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What will your therapist do to treat dysarthria?

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Your therapist will teach you:

The therapist will work with your family to help them understand you better. She may suggest that they:

  • Exercises to strengthen the muscles of your mouth and jaw
  • Ways to speak more clearly, such as talking more slowly or pausing to catch your breath
  • How to control your breath to make your voice louder
  • How to use devices like an amplifier to improve the sound of your voice
  • Your therapist also will give you tips to help you communicate, such as: Carry a notebook or smartphone with you. If someone doesn't understand you, write or type what you want to say.
  • Make sure you have the other person's attention.
  • Speak slowly.
  • Talk face to face if you can. The other person will be able to understand you better if they can see your mouth move.
  • Try not to talk in noisy places, like at a restaurant or party. Turn down music or the TV before you speak, or go outside.
  • Use facial expressions or hand gestures to get your point across.
  • Use short phrases and words that are easier for you to say.
  • Ask you to repeat yourself if they don't understand something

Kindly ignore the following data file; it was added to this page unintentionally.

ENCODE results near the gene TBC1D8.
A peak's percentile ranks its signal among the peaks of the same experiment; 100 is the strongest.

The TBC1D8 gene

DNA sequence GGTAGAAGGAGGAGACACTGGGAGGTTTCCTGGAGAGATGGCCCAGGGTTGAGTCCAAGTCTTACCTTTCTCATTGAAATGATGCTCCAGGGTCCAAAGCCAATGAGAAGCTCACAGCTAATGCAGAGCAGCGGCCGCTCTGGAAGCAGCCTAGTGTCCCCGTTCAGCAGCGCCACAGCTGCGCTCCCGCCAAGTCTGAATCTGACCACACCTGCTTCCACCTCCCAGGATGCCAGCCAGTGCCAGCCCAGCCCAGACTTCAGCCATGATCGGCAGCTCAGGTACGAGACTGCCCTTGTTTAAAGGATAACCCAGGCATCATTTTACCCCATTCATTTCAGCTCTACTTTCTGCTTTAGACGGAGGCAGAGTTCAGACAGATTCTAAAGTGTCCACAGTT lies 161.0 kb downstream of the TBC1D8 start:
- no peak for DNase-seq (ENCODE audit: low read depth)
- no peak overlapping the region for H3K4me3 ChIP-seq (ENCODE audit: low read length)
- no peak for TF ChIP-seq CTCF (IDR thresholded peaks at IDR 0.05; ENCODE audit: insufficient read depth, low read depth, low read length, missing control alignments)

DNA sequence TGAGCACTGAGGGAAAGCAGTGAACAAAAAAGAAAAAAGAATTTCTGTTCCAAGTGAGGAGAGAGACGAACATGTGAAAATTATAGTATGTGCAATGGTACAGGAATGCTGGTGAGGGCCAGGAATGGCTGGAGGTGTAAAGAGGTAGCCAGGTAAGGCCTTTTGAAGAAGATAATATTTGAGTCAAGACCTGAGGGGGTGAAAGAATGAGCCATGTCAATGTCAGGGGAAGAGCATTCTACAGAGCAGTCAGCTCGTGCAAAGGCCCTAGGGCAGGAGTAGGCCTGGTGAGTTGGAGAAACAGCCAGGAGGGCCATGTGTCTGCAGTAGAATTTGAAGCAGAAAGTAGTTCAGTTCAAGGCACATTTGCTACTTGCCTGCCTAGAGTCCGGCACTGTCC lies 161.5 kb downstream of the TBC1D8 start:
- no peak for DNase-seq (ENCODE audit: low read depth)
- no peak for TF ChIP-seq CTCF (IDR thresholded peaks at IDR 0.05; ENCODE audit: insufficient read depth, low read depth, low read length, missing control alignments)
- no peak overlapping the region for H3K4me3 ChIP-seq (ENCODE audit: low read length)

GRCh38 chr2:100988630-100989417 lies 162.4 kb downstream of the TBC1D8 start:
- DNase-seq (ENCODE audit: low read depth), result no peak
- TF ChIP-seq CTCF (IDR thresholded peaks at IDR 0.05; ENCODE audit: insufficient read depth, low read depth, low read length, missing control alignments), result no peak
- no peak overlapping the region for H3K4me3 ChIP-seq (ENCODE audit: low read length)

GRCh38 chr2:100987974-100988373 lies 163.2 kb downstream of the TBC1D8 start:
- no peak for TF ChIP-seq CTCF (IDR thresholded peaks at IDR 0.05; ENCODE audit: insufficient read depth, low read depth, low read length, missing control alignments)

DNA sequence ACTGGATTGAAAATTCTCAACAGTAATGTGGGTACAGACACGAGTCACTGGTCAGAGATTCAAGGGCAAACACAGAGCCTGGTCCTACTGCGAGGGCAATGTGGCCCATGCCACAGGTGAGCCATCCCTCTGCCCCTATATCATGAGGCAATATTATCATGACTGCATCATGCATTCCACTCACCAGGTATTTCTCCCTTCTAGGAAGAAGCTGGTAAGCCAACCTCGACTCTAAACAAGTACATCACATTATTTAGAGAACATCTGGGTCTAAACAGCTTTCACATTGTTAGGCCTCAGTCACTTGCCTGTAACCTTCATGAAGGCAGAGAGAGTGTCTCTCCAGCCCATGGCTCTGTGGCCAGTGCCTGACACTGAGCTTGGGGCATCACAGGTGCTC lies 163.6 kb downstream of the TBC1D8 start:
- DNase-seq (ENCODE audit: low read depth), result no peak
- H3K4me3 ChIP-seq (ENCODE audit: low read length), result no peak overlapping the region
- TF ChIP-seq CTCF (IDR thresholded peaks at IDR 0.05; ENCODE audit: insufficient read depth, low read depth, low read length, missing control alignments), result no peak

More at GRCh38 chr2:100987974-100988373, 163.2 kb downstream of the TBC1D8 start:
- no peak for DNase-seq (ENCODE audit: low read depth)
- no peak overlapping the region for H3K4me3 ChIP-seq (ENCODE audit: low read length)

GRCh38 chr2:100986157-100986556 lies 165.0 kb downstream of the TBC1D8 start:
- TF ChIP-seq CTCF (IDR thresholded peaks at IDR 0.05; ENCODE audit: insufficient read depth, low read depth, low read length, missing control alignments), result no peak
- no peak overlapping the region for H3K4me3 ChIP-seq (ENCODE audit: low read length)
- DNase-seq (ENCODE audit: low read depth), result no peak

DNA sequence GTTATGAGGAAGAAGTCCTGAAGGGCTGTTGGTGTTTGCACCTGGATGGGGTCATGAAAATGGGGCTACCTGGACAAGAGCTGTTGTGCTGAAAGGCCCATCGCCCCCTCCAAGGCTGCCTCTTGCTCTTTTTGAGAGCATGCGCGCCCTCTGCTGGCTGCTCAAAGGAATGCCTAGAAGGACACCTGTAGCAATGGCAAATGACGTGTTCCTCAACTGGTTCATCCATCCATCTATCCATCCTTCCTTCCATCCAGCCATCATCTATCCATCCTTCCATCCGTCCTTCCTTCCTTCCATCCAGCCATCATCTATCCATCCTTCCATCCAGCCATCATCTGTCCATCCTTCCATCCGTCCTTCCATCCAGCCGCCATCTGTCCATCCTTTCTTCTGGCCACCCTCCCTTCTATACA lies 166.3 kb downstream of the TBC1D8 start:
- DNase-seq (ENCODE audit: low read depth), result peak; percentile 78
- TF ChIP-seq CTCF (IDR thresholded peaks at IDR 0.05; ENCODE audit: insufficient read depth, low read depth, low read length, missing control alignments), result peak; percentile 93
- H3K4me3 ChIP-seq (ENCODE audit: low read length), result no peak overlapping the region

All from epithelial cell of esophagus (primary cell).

• Give you time to finish what you have to say
  • Look at you when they talk with you
  • Repeat the part they understood so you don't have to say the whole thing again
  • Try not to finish your sentences for you

From: What Is Dysarthria? WebMD Medical Reference

Reviewed by Neil Lava on November 11, 2018

Medically Reviewed on 11/11/2018

SOURCES:

American Speech-Language-Hearing Association: "Dysarthria."

American Stroke Association: "Steps to Improve Communication for Survivors with Dysarthria."

National Health Services: "Dysarthria (difficulty speaking)."

National Multiple Sclerosis Society. "Dysarthria in Multiple Sclerosis."

University of Rochester Medical Center: "Dysarthria."

Reviewed by Neil Lava on November 11, 2018

SOURCES:

American Speech-Language-Hearing Association: "Dysarthria."

American Stroke Association: "Steps to Improve Communication for Survivors with Dysarthria."

National Health Services: "Dysarthria (difficulty speaking)."

National Multiple Sclerosis Society. "Dysarthria in Multiple Sclerosis."

University of Rochester Medical Center: "Dysarthria."

Reviewed by Neil Lava on November 11, 2018

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